LOS ANGELES — Portraits of 18th-century European elites are often imposing. Much like the paintings of today’s wealthy, they are meant to be hung in homes with high ceilings and long hallways. But portrait painters working in pastel, a popular medium at the time, faced a unique challenge. Unlike the canvas used for the oil paintings, the paper used for the pastels was available in sizes smaller than typical large-scale portrait orders. Pastels are also a capricious medium, ruthless to errors.
Pastels in Pieces, at the Getty Center, features a small collection of works that circumvent the limitations of their medium. While the artists included in the exhibition are considered “masters” of their time, the works here are notable not just for their subject matter or artistry, but rather for the way in which the artists’ process is revealed. The pastels, assembled from several sheets of paper to form complete portraits, look like puzzles that invite speculation about their creation.
French artist Maurice Quentin de La Tour’s portrait of Louis XV, for example, is a triumphalist painting of a king standing before a besieged city. Looking closer, the king’s face is framed by an uneven outline of paper edges, revealing an extra layer that has been pasted over the torso and armor. Although drawing the face separately from the rest of the work probably saved the king time to pose, the structure of the work also reveals how well the portraits responded to the fashions and vicissitudes of their time. Political successions and military defeats could easily swap the face of Louis XV with another king and the cathedral of Tournai (in the background) with a landmark of another defeated city.
A portrait of two young brothers by the English artist Francis Cotes brings a little lightness to the exhibition, as well as an exercise in contrasts. The eldest brother, Joseph Gulston, poses in a decadent, flowing robe, standing and staring directly at the viewer. To her left is younger brother John, sans panties and posed with a basket of flowers, staring away from the camera and barely containing an impish grin. A vertical seam running down the center of the painting effectively divides the pastel into two paintings, with Joseph’s left hand drawn into John’s frame to create the illusion of continuity. Posed separately, the two brothers reveal their personalities, with teenage Gulston affecting maturity and four-year-old John shedding light on the situation. The artist may also have separated his subjects for more pragmatic reasons, such as the need to separate two restless and quarrelsome brothers.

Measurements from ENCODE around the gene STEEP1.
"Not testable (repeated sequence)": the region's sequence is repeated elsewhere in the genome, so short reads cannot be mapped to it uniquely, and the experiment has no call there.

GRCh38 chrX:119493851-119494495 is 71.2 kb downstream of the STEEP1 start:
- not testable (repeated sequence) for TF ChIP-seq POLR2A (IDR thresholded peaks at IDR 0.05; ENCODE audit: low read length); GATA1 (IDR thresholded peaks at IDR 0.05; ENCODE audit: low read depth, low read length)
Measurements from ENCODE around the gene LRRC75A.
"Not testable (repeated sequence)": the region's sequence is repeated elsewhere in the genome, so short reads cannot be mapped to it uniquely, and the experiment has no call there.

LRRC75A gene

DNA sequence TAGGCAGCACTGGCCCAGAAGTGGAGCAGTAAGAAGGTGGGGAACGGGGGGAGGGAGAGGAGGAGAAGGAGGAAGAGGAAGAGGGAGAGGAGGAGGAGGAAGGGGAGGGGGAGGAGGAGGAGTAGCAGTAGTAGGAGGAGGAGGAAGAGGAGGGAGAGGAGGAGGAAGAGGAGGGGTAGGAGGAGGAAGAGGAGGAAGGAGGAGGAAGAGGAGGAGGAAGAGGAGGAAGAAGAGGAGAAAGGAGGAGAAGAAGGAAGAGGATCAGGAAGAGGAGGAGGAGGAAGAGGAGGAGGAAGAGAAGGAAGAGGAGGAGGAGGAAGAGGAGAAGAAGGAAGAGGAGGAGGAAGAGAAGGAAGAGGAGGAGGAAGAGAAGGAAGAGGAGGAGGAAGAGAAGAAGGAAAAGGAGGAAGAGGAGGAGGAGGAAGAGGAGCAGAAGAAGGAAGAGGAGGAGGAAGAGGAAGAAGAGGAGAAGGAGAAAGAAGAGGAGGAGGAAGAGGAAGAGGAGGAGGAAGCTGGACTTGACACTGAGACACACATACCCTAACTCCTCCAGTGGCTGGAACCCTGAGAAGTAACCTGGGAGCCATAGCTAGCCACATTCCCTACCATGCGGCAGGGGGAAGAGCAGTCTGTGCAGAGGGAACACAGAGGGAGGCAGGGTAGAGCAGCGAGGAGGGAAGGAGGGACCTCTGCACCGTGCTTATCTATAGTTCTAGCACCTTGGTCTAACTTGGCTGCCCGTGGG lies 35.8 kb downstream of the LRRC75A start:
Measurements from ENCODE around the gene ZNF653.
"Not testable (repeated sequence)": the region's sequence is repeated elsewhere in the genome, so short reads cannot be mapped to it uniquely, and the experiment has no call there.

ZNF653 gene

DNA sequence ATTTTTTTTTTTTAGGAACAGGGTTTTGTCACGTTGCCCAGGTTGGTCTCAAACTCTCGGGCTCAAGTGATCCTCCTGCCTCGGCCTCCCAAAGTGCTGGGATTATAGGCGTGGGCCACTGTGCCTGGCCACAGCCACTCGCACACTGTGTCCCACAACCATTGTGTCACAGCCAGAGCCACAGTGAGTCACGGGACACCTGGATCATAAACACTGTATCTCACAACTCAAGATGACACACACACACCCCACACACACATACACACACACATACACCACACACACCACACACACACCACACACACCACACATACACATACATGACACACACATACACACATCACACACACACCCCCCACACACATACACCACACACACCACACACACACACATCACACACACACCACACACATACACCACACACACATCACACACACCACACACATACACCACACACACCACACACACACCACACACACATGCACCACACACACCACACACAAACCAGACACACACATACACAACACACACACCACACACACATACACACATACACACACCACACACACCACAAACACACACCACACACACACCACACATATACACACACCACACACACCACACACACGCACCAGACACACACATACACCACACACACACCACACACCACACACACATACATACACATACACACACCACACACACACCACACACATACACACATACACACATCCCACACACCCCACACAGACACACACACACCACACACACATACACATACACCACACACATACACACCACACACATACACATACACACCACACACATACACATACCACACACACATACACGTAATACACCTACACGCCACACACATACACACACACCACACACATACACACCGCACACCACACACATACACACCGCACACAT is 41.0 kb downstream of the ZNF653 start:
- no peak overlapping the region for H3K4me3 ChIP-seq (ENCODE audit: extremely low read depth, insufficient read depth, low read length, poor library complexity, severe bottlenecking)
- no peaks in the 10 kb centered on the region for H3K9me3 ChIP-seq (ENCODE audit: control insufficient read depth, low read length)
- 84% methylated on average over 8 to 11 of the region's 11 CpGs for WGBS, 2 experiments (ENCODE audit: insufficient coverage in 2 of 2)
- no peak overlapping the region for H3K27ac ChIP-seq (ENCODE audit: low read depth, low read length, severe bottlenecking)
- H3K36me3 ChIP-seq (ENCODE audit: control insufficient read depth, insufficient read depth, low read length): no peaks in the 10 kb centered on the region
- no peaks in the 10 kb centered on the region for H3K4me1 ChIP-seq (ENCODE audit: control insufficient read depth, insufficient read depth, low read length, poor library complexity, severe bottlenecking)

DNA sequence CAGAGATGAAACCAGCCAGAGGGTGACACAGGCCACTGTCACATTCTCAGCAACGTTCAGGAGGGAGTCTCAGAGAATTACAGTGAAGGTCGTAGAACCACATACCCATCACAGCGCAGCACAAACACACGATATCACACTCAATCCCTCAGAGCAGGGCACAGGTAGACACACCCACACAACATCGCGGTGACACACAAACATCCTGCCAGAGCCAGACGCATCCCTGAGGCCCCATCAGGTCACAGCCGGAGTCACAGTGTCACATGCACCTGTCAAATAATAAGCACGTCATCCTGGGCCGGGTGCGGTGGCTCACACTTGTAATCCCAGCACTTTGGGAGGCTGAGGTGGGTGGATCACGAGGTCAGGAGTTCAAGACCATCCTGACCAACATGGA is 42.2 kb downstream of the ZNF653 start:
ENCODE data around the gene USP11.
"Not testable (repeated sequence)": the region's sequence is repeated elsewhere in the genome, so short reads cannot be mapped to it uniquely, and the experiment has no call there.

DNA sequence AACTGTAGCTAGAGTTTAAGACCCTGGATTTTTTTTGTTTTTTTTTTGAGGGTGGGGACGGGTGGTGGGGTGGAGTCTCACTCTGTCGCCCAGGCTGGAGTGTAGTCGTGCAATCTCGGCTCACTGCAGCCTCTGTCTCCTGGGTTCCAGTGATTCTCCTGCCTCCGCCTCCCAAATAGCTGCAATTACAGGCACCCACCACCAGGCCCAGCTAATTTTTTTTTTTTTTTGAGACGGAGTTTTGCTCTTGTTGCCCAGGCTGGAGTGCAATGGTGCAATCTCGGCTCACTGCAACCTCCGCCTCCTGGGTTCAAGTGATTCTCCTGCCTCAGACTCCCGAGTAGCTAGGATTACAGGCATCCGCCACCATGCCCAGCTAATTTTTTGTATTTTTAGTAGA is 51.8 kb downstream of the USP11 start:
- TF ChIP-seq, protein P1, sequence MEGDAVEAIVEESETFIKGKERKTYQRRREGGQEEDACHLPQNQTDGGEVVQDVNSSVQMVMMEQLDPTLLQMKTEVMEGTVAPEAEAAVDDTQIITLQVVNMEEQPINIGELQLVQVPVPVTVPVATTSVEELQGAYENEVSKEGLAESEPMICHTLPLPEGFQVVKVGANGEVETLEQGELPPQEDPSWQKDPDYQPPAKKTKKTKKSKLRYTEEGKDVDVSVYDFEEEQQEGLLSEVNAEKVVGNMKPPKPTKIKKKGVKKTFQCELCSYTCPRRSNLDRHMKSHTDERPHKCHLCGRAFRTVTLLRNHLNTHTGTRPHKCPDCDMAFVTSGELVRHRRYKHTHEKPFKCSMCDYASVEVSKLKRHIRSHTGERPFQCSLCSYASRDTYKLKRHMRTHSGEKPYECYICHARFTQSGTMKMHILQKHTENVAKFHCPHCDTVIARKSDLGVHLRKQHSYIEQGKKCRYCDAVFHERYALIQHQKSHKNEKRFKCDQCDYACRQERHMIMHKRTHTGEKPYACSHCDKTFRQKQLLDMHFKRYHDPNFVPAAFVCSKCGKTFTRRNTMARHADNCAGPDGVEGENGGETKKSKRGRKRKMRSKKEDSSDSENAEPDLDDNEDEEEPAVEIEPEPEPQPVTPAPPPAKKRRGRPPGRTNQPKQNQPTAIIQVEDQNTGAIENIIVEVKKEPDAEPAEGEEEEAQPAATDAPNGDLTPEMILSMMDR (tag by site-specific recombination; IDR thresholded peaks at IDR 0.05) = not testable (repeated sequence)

The competition for large portrait commissions required artists working with pastel to match the size and scale of the oil paintings. As the centerpiece of the exhibition, Maurice Quentin de La Tour’s portrait of a French magistrate, patched with 12 sheets of paper, stands nearly seven feet tall and is the largest pastel of the 17th century. If there had been any doubts about the commercial viability of pastel in the artist’s day, this work would certainly have silenced the doubters. It is also representative of the perverse extent to which the elites have spent much of their wealth to preserve their likeness for posterity. Not surprisingly, pastels briefly fell out of favor during the fervor of the French Revolution.
Pastels in Pieces reveals how artists under pressure find quick fixes to thrive under specific material conditions that threatened their livelihood. What has remained unchanged since the 17th century is the need for artists to meet such challenges and to navigate or circumvent the tastes of patrons. While the Getty’s works once represented the whims of a powerful few, they serve as enduring examples of how specific mediums – whether painting, sculpture or dance – respond to the ebbs and flows of their material and political contexts.
Pastels in Pieces continues at the Getty Center (1200 Getty Center Drive, Los Angeles) through July 29.